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Nitisha Agrawal

Degree:

MBA

Location:

India

Industry:

Operations Management

Year:

2016-17

By Nitisha Agrawal

Lessons a rejected visa taught me

“Your processed visa application will be delivered to the chosen address.” Yay! This message I thought would help me check my visa off my checklist but little was I ready to be surprised otherwise. With the new lesser restricting rules and a low student visa rejection rate, I had some (bad) luck by chance, hadn’t I? With a rejected visa in my hand, the next two obvious thoughts were: A, write to the college and B, create a new application in order to get my visa before the date my ticket says I need to fly.

While awaiting a reply from the college as it was their off business hour, I created a new application with the only change being my tuition fee as I had paid the complete amount and assumed the CAS (not CAS number) could be updated with this information. I hit submit. I move on to the payment page…and bam! I encountered the most unexpected and deplorable message when you are in a hurry. It said, “The IHS payment site is under maintenance, please try later!”. Cursing my luck, I went back to read the rejection letter completely and in the meantime also received a response from the college. I was shocked and filled with gratitude on reading their email. It said that I needed a new CAS number and that the previous one could not be updated. Had the IHS payment site not been down I would have lost my visa fees! Luck isn’t all that bad I realized, it has its reasons am sure. (Non believers of luck? We can save this conversation for over a drink 🙂 )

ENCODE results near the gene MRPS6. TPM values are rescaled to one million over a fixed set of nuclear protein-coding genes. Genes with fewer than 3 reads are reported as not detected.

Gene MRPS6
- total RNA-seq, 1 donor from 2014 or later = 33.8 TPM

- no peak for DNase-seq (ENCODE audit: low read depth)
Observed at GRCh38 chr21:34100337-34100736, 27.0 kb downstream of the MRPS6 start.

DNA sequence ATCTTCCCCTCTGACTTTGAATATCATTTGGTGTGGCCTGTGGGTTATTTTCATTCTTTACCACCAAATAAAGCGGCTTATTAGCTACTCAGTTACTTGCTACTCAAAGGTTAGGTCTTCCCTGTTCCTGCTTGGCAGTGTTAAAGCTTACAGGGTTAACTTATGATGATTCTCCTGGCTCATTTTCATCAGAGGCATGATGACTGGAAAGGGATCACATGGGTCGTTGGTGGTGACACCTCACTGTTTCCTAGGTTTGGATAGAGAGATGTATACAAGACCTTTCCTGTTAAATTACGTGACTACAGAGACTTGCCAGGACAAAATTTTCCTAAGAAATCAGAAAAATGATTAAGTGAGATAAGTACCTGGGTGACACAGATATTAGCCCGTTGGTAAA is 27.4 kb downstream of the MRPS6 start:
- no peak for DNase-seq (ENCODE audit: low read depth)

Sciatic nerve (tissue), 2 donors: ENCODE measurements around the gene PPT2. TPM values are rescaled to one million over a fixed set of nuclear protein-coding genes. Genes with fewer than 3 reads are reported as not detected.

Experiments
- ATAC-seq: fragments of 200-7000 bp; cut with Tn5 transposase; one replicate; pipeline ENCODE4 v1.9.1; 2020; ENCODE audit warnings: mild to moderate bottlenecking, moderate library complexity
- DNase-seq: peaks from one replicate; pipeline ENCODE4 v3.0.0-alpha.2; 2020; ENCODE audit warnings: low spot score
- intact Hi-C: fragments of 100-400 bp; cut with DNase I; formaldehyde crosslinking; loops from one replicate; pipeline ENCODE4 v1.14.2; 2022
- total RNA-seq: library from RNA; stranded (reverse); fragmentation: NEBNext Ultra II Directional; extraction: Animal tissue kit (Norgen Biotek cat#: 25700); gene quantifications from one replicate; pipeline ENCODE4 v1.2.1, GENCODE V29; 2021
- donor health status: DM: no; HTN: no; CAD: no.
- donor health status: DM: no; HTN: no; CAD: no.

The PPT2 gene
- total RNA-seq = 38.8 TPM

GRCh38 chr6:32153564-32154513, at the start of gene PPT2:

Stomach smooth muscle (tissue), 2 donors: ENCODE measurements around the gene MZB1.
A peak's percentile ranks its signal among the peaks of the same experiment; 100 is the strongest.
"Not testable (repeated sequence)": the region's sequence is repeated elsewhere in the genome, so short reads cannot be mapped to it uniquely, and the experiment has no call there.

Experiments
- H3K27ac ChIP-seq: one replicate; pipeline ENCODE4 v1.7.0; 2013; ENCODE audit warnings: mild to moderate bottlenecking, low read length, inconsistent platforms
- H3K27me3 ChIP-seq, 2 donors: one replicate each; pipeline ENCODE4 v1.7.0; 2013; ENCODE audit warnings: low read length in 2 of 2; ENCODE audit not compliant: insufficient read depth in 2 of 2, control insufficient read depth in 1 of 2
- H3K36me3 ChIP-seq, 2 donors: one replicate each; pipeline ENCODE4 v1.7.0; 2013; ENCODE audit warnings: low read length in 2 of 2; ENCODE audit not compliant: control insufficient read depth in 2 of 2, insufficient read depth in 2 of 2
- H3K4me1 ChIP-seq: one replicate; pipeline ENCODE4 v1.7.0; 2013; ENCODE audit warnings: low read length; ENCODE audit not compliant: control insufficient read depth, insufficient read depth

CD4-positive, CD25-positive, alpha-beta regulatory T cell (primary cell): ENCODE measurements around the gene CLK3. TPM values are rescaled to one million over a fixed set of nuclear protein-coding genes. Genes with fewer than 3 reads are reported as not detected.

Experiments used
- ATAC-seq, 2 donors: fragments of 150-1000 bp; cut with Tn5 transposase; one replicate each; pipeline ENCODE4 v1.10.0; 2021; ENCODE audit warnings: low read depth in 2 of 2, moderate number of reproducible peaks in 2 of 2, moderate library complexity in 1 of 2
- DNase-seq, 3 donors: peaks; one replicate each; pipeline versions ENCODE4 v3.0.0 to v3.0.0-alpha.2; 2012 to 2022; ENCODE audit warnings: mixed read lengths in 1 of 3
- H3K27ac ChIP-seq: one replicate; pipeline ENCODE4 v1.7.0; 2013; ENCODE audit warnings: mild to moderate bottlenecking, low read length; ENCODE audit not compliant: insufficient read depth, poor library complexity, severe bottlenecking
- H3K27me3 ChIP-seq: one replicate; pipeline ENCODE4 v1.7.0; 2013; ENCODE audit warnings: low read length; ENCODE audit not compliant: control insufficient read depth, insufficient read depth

Lesson no. 1Haste is waste. The panic and hurry served me no purpose. Under any situation, hang on, take a step back, pull yourself out of the situation and think. Use a third eye if necessary and available before you act but definitely give yourself some time to respond, not react!

Lesson no. 2Lock your box. Let me explain. I believed the statement “Leave your work before you get home” is over hyped until this happened. When I got to know my visa was rejected, I was on a holiday spending time with my maternal family. On one hand I was enjoying family time and knew this would be the last time I would be seeing them for a year at least and on the other hand I was going through multiple emotions of anger, sadness and fear. What I learnt that day was to box and compartmentalize my feelings and address them appropriately and not let them affect my here and now. The story after that? You all know 🙂

Difficult two weeks I must say, the wait seemed longer than I can remember. I could have done with more good news when a mail flew into my inbox announcing my selection in the peer supporter programme. Excited? Check! Visa? Check! Packing? In progress!

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